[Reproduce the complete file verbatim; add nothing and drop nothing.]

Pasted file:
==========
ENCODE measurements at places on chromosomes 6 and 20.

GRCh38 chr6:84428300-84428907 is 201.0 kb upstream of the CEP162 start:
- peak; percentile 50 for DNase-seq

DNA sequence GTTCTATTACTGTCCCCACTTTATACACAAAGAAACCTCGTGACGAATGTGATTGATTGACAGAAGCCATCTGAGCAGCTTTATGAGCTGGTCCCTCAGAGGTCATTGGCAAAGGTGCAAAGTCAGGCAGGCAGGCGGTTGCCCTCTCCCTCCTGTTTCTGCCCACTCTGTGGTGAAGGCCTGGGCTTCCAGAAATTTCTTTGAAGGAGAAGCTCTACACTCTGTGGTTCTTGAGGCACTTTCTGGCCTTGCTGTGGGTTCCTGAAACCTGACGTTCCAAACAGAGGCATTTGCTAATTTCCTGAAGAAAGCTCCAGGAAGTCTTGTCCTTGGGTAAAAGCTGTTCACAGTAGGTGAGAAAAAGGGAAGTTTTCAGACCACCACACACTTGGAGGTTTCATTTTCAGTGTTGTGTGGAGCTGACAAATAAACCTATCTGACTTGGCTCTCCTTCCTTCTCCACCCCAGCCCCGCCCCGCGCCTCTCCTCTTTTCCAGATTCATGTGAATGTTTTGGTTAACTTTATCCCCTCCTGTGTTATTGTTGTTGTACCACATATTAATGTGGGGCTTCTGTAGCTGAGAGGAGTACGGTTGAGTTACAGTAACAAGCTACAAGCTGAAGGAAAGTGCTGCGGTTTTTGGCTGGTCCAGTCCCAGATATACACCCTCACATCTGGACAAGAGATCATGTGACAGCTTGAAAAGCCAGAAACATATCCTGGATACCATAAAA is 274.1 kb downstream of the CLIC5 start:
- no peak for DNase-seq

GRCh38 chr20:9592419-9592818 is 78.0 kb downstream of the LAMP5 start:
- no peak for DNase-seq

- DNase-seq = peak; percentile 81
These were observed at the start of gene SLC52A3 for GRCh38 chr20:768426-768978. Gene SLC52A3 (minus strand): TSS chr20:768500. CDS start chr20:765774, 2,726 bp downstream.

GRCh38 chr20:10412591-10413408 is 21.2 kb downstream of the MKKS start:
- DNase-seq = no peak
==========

ENCODE measurements at places on chromosomes 6 and 20.

GRCh38 chr6:84428300-84428907 is 201.0 kb upstream of the CEP162 start:
- peak; percentile 50 for DNase-seq

DNA sequence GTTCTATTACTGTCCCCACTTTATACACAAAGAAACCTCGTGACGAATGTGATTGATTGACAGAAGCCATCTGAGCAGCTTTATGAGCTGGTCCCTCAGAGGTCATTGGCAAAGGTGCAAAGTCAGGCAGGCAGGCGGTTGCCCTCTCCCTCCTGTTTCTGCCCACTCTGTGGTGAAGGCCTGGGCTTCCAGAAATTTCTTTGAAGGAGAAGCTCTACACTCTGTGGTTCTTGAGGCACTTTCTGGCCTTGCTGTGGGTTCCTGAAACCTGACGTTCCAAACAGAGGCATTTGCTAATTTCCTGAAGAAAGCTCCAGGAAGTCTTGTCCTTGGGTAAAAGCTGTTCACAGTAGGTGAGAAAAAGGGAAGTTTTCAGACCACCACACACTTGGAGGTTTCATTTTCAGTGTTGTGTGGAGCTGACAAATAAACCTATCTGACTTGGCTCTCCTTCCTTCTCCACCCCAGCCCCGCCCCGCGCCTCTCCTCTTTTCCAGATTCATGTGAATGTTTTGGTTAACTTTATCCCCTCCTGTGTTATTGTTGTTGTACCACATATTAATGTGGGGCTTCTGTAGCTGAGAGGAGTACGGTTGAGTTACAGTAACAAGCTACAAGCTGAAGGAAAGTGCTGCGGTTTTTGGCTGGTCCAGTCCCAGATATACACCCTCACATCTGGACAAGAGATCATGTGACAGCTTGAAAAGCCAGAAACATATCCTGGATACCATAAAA is 274.1 kb downstream of the CLIC5 start:
- no peak for DNase-seq

GRCh38 chr20:9592419-9592818 is 78.0 kb downstream of the LAMP5 start:
- no peak for DNase-seq

- DNase-seq = peak; percentile 81
These were observed at the start of gene SLC52A3 for GRCh38 chr20:768426-768978. Gene SLC52A3 (minus strand): TSS chr20:768500. CDS start chr20:765774, 2,726 bp downstream.

GRCh38 chr20:10412591-10413408 is 21.2 kb downstream of the MKKS start:
- DNase-seq = no peak